Under "Properties", I am going to define the "StageName". Stage name represents an API stage, you can provide any random text, but the common stage name which is widely used is dev,prod,stage or test. You will see it appearing in the API Gateway URI (Uniform Resource Identifier).

Under Auth, I will provide a name to my default authorizer. I am going to name it as "JWTCustomAuthorizer".

FunctionArn is our Lambda function which is handling the authorization process. Arn stands for Amazon Resource Name.

It’s a naming convention to identify a resource.

As you can see in the below image, "JWTAuthFunction" is going to process the authorization once we receive the tokens. As usual, we are going to provide the handler, runtime etc. We are also using an environment variable called "SECRET_KEY" for encoding and decoding of our JWT Tokens.


Okay, we have defined the CustomAuthorizer. Let us now make a reference to each function so each API will only work when a token is provided.

Below I have provided the final code snippet how it is going to look like.

{ % include "./demos/template.yaml" % }

As you can see in my screen for the "CreateUserAPI", I am referring to the CustomAuthorizer through "RestApiId". Until then, I have set the Authorizer as None, which is completely valid. I can exclude APIs for which I don’t want an authorizer for example like the LoginAPI.


As I am done with my template.yaml file, let me go to the codebase and create a package for Login API.

I will follow the standard process that I did for the previous apis.


I am going to create a file where I will be defining two functions one for creating a new jwt token, and the other refresh token which will be used to generate new token based on previous token validity until it hasn't expired.

JWT stands for JSON Web Token. It is a self-contained way for securely transmitting information between parties as a JSON object. This information can be verified and trusted because it is digitally signed. JWTs can be signed using a secret or a public/private key pair. Again, JWT is a standard, meaning that all JWTs are tokens, but not all tokens are JWTs.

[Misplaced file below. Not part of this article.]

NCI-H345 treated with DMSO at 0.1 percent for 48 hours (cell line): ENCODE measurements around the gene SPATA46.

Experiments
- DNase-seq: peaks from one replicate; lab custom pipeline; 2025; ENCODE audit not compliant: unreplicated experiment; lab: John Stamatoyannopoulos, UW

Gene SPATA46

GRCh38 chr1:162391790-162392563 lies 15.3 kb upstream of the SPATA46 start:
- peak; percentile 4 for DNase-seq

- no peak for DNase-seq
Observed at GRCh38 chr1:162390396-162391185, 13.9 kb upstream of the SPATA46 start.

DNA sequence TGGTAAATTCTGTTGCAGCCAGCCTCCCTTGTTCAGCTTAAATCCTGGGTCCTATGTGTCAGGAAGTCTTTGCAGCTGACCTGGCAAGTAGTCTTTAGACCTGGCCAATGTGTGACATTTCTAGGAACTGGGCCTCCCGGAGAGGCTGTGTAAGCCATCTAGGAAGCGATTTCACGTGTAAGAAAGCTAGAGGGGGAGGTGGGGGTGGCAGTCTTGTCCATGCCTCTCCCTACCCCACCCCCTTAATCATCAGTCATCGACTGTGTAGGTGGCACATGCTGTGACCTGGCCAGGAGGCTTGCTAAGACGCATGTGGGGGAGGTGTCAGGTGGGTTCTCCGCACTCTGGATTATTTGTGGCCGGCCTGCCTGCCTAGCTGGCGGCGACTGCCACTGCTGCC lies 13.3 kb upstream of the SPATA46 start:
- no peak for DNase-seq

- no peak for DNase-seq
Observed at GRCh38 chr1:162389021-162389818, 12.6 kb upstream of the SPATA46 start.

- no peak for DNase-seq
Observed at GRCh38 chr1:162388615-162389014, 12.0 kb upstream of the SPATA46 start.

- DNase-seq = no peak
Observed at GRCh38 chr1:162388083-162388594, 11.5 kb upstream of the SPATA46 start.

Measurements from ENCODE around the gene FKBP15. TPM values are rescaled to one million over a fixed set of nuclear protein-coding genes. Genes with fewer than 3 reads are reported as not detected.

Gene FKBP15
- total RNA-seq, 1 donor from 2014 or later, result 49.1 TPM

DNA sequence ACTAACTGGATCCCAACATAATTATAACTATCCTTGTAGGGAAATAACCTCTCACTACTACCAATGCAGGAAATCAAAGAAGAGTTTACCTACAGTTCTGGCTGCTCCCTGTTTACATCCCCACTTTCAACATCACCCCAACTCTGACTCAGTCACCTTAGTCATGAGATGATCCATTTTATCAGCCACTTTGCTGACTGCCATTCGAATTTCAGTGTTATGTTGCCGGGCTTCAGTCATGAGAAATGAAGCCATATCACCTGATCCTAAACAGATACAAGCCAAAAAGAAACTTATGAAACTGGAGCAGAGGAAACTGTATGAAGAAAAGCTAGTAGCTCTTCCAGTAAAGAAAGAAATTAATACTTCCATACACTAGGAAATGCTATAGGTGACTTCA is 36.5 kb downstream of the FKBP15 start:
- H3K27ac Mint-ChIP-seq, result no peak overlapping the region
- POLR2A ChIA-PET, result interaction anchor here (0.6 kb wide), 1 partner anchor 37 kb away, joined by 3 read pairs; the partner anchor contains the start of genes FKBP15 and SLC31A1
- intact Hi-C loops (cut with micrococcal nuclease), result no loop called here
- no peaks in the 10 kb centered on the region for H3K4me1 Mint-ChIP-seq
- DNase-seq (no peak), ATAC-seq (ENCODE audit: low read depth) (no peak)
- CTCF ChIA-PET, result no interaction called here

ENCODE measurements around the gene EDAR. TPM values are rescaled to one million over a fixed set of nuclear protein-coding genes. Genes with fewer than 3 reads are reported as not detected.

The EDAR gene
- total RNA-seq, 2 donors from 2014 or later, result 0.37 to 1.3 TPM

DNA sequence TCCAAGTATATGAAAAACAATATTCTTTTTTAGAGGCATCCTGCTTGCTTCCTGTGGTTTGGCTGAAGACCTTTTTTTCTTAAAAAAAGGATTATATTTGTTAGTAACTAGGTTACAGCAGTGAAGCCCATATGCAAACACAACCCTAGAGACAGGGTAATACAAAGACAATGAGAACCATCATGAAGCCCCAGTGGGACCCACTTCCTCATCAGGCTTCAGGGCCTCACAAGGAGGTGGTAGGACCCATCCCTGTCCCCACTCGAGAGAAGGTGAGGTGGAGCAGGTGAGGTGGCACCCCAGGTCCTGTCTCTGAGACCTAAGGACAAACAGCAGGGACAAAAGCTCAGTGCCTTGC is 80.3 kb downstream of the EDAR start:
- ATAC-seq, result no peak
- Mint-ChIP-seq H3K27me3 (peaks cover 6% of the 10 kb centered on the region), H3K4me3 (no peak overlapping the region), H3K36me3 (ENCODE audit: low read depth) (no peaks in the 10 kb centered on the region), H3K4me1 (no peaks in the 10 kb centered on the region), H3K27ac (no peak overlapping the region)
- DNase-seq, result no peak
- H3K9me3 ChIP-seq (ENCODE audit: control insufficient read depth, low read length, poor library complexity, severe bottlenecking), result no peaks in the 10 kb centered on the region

If you want to get more information about JWT then visit

Below, I have provided the final code snippet how it is going to look like.

import datetime
import os

import jwt

def create_access_token(result):
    # Returns new JWT Token.
    jwt_info = jwt.encode({
        "id": str(result["_id"]),
        "first_name": result["first_name"],
        "last_name": result["last_name"],
        "exp": datetime.datetime.utcnow() + datetime.timedelta(seconds=300)}, os.environ['SECRET_KEY'])

    return jwt_info

def refresh_token(token):
    # Refresh Token if the token hasn't expired.
        result = jwt.decode(token, os.environ['SECRET_KEY'], algorithms=["HS256"])
        jwt_info = jwt.encode({**result, "exp": datetime.datetime.utcnow() + datetime.timedelta(seconds=300)},

        return {"status": True, "data": jwt_info, "message": None}
    except jwt.exceptions.DecodeError:
        return {"status": False, "data": None, "message": "Unable to decode data !"}
    except jwt.ExpiredSignatureError:
        return {"status": False, "data": None, "message": "Token has expired !"}

As you can see the function "create_access_token" which is going to take the user information and encode it and return us back with a long encrypted string. This token is only valid for 5 minutes.

Ok we are done with the tokens. Let’s move to the file.

I am going to create "UserLoginSchema" in which I will be taking email and password as required input. In the validation function I will check whether the email provided exists in the db or not and not. For the password I will verify with the encrypted password stored in the database.

If the password verification is successful then I will generate a new token and send it back in the response.


Next, I am going to create a "RefreshTokenSchema" which takes the token as required input. If the existing token is valid then it is going to return a new token in the response else it will raise a validation error.

Below, I have provided the final code snippet how the is going to look like.

import argon2
from argon2 import PasswordHasher
from marshmallow import Schema, fields, ValidationError, post_load

from . import db
from . import token

class UserLoginSchema(Schema):
    email = fields.Email(required=True)
    password = fields.Str(required=True)

    def validate_email_password(self, data, **kwargs):